NCAA creates task force to quell gambling concerns

Brand says any betting threatens game's integrity

Colleges

May 13, 2004|By Teddy Greenstein | Teddy Greenstein,CHICAGO TRIBUNE

CHICAGO -- NCAA president Myles Brand joined several colleagues here yesterday to discuss the findings of an NCAA-commissioned study that found significant levels of gambling among college athletes.

Brand also announced the formation of a 26-member task force that outgoing Notre Dame president Rev. Edward A. Malloy will head to examine the problem and offer solutions.

"We're trying to get ahead of the curve and make a difference," Malloy said. "This isn't responding to [scandals at] Kentucky, CCNY, Boston College, Northwestern."

Brand repeatedly said sports gambling threatens both the welfare of student-athletes and the integrity of the game.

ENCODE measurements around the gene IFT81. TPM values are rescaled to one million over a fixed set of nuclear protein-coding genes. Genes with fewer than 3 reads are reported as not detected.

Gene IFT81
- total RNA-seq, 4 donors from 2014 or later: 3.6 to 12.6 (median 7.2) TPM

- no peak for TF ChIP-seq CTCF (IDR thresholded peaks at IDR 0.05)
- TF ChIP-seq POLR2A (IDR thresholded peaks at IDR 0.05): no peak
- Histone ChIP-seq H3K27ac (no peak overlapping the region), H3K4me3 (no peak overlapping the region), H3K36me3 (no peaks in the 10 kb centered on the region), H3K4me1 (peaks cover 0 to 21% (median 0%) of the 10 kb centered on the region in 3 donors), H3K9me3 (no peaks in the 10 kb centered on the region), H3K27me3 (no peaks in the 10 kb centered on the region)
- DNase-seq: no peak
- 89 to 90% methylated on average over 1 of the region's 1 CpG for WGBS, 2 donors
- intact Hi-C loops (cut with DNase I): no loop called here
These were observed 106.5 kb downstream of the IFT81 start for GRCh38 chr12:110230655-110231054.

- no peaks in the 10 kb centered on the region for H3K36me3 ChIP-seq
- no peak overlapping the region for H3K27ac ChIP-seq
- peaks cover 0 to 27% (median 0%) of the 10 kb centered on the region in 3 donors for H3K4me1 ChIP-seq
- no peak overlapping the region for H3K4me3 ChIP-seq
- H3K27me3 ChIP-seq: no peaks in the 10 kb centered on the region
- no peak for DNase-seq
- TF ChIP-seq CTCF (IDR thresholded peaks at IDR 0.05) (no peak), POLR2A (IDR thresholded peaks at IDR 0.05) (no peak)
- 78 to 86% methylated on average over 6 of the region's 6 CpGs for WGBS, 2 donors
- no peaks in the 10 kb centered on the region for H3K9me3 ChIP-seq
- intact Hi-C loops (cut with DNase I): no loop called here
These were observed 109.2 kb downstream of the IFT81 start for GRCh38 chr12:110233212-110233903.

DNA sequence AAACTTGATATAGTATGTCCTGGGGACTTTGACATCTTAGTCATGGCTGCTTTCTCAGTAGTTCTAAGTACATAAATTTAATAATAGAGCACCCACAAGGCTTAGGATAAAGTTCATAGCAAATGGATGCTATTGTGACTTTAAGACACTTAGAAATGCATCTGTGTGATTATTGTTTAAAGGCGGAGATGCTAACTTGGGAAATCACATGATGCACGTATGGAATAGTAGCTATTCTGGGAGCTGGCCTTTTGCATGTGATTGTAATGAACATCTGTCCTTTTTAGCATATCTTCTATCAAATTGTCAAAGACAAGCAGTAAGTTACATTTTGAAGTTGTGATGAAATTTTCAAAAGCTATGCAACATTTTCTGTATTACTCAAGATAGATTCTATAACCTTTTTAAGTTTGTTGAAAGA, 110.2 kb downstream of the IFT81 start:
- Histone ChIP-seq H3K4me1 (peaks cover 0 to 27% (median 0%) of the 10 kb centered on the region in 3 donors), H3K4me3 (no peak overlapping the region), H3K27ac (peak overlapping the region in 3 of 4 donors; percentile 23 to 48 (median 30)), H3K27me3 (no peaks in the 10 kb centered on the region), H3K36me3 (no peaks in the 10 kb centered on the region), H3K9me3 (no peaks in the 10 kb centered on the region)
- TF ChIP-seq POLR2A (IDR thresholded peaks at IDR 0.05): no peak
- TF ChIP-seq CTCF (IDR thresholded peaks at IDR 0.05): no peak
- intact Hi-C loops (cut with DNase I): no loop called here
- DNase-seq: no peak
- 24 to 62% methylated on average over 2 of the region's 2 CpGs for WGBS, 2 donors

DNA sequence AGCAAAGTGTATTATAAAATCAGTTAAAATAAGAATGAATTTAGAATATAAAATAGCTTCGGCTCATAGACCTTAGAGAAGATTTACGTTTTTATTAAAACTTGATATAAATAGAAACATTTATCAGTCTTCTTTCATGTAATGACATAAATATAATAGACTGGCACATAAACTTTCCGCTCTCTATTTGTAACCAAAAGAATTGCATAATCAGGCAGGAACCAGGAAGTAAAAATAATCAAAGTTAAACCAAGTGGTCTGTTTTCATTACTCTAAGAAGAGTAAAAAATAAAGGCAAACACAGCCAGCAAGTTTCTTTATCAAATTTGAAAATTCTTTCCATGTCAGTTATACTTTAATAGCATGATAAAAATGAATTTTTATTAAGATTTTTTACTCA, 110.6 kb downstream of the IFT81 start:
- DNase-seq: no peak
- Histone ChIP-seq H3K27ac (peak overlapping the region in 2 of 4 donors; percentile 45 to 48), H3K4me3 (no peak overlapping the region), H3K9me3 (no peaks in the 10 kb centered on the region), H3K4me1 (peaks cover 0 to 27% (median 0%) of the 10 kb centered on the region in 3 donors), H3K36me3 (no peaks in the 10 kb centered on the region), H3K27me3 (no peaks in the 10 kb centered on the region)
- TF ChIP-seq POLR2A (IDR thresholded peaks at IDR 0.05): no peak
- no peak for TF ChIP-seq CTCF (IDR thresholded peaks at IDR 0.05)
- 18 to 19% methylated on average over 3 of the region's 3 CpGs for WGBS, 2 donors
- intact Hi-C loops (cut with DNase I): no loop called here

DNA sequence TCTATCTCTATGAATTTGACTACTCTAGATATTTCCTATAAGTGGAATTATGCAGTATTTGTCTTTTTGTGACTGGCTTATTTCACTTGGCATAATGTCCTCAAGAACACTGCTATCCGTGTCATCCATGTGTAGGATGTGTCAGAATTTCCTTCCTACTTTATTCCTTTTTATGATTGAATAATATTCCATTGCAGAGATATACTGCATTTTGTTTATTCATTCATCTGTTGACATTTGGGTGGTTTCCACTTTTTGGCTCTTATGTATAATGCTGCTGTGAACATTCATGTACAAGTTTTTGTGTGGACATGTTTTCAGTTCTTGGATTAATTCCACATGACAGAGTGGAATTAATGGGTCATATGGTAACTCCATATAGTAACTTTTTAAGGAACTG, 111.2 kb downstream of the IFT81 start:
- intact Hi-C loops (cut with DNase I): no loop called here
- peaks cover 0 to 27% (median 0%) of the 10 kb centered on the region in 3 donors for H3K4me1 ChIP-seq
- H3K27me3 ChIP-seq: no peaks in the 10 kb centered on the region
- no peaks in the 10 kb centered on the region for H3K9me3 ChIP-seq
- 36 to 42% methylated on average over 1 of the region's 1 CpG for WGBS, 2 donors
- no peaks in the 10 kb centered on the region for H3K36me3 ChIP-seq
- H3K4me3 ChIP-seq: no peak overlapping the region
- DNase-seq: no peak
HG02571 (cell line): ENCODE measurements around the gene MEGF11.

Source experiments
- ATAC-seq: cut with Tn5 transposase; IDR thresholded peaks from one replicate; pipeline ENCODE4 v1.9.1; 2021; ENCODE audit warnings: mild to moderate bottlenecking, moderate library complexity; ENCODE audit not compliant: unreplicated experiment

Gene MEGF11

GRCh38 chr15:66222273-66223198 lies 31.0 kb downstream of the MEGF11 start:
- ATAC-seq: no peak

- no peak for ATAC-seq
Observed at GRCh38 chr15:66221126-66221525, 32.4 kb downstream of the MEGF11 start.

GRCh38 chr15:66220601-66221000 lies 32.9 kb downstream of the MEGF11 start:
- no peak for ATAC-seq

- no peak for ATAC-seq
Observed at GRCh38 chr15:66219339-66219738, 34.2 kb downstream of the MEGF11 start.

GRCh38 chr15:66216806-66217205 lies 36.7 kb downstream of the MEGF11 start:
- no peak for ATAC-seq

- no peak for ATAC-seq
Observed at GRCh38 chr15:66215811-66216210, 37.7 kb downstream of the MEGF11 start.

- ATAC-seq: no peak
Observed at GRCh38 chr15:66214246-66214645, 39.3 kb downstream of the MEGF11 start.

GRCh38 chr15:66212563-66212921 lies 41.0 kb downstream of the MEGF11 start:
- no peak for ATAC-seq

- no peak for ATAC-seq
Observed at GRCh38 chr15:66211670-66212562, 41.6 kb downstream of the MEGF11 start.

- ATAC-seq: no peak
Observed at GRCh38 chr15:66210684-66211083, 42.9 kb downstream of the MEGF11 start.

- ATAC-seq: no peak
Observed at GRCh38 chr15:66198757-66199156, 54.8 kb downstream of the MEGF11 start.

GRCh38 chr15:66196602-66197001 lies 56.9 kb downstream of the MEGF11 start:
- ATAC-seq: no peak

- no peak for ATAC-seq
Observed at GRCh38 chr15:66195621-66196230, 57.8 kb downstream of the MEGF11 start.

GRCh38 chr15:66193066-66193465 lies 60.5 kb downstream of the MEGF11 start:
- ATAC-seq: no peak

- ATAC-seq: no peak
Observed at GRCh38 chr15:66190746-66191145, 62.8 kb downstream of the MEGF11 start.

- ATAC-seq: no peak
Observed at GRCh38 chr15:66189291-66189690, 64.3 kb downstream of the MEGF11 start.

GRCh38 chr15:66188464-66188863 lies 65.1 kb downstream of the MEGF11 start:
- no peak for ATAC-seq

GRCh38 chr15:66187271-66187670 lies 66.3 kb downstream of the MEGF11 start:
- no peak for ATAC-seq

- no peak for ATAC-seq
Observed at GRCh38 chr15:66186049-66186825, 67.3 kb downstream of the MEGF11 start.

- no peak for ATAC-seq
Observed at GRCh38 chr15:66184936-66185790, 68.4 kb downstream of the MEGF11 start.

While nearly 35 percent of male student-athletes surveyed said they had engaged in some type of sports betting over the past year, the more alarming numbers were these: 1.1 percent of football players said they had "taken money for playing poorly in a game" and 2.3 percent admitted they had been asked to affect the outcome of a game because of gambling debts.

In all, more than 49,000 student-athletes (out of 360,000) said they bet on college sports last year. The forms included NCAA basketball pools, parlay cards and wagers through a bookie or with a friend.

"With percentages like these, there is no college or university in the NCAA that can safely claim it does not have a gambling problem on campus," Brand said.

Current NCAA rules prohibit student-athletes, coaches and athletic department employees from betting on a college or professional sporting event, legally or illegally.

The Chicago Tribune is a Tribune Publishing newspaper.

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